In January 2008, MacGregor was appointed chairman of the World Collections programme, for training international curators at British museums.[18] The exhibition The First Emperor, focussing on Qin Shi Huang and including a small number of his Terracotta Warriors, was mounted in 2008 in the British Museum Reading Room. That year MacGregor was invited to succeed Philippe de Montebello as the Director of the Metropolitan Museum of Art in New York. He declined the offer as the Metropolitan charges its visitors for entry and is thus "not a public institution".[6]

As of 2015, MacGregor was paid a salary of between £190,000 and £194,999 by the British Museum, making him one of the 328 most highly paid people in the British public sector at that time.[19] MacGregor retired from the post in December 2015 and was succeeded in Spring 2016 by Hartwig Fischer, till then the director of the Staatliche Kunstsammlungen Dresden ("Dresden State Art Collections").[20]

Directorship of the Humboldt ForumEdit

The City Palace, Berlin, future seat of the Humboldt Forum

On 8 April 2015, MacGregor announced his retirement as Director of the British Museum.[21] It was announced that MacGregor would become founding director and head of the management committee of the Humboldt Forum in Berlin, and that he would make recommendations to the German government on how the future museum can draw on the resources of the Berlin collections to "become a place where different narratives of world cultures can be explored and debated". The three-member management committee also includes the co-directors, archaeologist Hermann Parzinger and art historian Horst Bredekamp.[2][22]

One of MacGregor's proposals is to make the museum admission-free, based on the model of the British Museum.[23]

Media projectsEdit

MacGregor has made many programmes for British television and radio. In the year 2000, he presented on television Seeing Salvation, about how Jesus had been depicted in famous paintings. More recently, he has made important contributions on BBC Radio Four, including A History of the World in 100 Objects and, in 2012, a series of fifteen-minute programmes after The World at One called Shakespeare's Restless World, discussing themes in the plays of William Shakespeare.[24]

In September 2014 UK domestic transmission started of his similarly formatted series Germany: Memories of a Nation on BBC Radio 4, with a major supporting exhibition at the British Museum. This series did not limit itself to physical objects but places of memory, including for example the Forest.[25]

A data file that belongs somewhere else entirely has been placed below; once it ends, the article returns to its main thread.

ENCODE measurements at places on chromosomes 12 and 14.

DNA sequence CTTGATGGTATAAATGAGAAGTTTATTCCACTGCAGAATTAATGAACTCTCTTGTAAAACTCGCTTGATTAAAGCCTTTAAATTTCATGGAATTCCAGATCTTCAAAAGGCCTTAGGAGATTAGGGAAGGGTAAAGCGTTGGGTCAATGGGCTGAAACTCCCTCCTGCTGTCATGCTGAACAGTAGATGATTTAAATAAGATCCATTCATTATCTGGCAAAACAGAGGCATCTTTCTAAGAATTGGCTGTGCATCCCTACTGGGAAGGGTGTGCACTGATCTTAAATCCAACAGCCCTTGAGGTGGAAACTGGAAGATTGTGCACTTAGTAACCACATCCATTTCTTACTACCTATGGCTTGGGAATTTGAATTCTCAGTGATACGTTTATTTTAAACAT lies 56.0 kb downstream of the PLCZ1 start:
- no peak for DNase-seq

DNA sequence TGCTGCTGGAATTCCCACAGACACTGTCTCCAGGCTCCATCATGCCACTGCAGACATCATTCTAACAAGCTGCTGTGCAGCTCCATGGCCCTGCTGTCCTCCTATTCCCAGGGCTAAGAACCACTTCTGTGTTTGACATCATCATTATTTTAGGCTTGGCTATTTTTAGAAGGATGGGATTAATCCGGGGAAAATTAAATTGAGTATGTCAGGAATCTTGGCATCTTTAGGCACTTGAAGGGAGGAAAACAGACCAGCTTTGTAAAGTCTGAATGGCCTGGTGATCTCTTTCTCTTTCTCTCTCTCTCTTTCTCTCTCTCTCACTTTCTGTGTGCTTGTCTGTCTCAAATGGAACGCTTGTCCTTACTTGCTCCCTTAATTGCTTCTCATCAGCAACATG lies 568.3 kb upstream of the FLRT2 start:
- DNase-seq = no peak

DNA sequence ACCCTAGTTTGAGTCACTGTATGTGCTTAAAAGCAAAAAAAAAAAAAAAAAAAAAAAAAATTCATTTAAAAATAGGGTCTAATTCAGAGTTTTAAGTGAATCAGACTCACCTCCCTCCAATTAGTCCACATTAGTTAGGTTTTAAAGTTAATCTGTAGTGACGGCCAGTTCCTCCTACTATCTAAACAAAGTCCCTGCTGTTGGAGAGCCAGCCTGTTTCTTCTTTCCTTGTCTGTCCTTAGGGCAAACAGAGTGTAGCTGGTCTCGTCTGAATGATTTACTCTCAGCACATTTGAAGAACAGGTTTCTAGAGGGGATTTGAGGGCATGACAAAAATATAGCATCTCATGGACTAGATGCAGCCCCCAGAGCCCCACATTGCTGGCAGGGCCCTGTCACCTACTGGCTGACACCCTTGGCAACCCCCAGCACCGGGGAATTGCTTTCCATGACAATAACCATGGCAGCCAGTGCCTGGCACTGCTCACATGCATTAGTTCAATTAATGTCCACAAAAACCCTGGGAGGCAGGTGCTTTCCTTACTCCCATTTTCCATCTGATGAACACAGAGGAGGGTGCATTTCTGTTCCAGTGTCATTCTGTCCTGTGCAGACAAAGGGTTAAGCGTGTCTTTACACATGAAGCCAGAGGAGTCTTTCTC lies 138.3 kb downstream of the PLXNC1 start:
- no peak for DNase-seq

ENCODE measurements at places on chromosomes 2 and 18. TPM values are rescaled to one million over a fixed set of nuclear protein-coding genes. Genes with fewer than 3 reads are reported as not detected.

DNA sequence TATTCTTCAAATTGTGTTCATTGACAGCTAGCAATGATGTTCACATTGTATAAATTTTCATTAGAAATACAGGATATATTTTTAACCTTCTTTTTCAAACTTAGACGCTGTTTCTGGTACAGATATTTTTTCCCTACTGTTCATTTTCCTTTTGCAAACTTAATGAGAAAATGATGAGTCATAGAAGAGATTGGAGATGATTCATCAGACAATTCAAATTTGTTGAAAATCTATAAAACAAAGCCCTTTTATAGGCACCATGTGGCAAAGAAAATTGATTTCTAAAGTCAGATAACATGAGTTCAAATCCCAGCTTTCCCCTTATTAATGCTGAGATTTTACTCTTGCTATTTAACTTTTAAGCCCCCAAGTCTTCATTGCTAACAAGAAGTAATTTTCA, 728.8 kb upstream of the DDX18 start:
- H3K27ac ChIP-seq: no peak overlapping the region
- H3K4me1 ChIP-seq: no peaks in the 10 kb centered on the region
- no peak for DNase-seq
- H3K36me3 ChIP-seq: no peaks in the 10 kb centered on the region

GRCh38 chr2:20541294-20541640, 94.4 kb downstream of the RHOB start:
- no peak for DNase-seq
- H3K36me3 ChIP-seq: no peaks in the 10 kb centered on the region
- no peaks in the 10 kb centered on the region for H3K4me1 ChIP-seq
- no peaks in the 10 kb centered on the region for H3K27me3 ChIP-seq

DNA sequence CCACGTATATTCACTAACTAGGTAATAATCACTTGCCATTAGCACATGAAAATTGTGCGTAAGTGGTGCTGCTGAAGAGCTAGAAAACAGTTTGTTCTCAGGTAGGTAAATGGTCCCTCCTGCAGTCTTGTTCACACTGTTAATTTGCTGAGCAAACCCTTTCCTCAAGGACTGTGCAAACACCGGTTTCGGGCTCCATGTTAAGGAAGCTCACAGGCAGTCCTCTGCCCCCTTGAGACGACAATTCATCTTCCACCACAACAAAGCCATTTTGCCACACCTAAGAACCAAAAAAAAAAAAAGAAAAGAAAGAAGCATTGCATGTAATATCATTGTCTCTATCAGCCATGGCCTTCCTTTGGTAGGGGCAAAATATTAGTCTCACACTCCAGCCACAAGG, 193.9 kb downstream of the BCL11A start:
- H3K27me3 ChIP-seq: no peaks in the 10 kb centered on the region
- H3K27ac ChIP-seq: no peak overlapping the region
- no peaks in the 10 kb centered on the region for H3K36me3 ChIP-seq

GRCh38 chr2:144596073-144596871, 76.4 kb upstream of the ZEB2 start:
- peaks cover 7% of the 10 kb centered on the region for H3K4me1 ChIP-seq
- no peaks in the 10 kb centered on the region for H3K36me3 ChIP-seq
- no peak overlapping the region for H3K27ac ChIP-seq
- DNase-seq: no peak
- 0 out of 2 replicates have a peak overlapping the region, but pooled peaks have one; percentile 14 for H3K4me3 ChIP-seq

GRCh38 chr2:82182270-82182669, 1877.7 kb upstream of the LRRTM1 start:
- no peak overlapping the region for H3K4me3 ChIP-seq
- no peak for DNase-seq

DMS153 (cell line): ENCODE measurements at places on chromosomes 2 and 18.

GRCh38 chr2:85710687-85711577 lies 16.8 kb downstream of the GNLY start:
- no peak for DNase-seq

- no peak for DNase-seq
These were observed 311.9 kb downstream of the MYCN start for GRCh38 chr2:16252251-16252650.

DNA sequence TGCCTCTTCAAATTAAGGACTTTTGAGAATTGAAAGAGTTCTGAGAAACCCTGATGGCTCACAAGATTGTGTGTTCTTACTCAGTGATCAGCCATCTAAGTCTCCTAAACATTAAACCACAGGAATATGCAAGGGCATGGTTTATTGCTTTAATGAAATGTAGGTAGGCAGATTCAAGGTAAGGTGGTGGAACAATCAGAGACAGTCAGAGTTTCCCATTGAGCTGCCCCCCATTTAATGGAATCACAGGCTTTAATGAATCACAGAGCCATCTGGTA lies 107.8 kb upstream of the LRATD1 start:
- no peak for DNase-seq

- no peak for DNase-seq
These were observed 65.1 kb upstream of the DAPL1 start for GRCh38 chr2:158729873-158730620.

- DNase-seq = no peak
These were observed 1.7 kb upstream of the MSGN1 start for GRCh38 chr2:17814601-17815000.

In 2017, MacGregor hosted a BBC Radio Four series Living with the Gods, on expressions of religious faith, liaising with Sabyasachi Mukherjee, Director of the Chhatrapati Shivaji Maharaj Vastu Sangrahalaya in Mumbai, on the presentation of world cultures.[26][27]

At the beginning of 2019, MacGregor presented a programme called "As Others See Us" on BBC Radio Four. This programme looked at how his own country (the United Kingdom) was seen by other countries around the world.

Personal lifeEdit

MacGregor was listed in The Independent's 2007 list of "most influential gay people"[28] and was single as of January 2010.[29]

On 4 November 2010, MacGregor was appointed to the Order of Merit by Queen Elizabeth II.[30] On 25 March 2013 MacGregor was appointed an Honorary Officer of the Order of Australia (AO) by the Governor-General of Australia Quentin Bryce, "for service to promoting Australia and Australian art in the United Kingdom".[31]




  • A History of the World in 100 Objects. Allen Lane. 2011. ISBN 9781846144134.
  • Shakespeare's Restless World: An Unexpected History in Twenty Objects. Penguin. 2014. ISBN 0718195701.
  • Germany: Memories of a Nation. Allen Lane. 2014. ISBN 9780241008331.
  • Living with the Gods: On Beliefs and Peoples. Alfred A. Knopf. 2018. ISBN 9780525521464.

Reviews and Criticism of MacGregor's workEdit

A history of the world in 100 objects
  • Gerard Vaughan (June 2011). "A good place to start : radio inspires a volume of transcendent objects". Australian Book Review (332): 47–48.

See alsoEdit


  1. ^ 8 April 2015
  2. ^ a b Founding Directors
  3. ^ Carter, Miranda (8 November 2001). "Spy who came in from the Courtauld". The Independent. London. Retrieved 12 August 2009.
  4. ^ Adams, Tim (8 June 2003). "His place in history". The Observer. London. Retrieved 18 July 2009.
  5. ^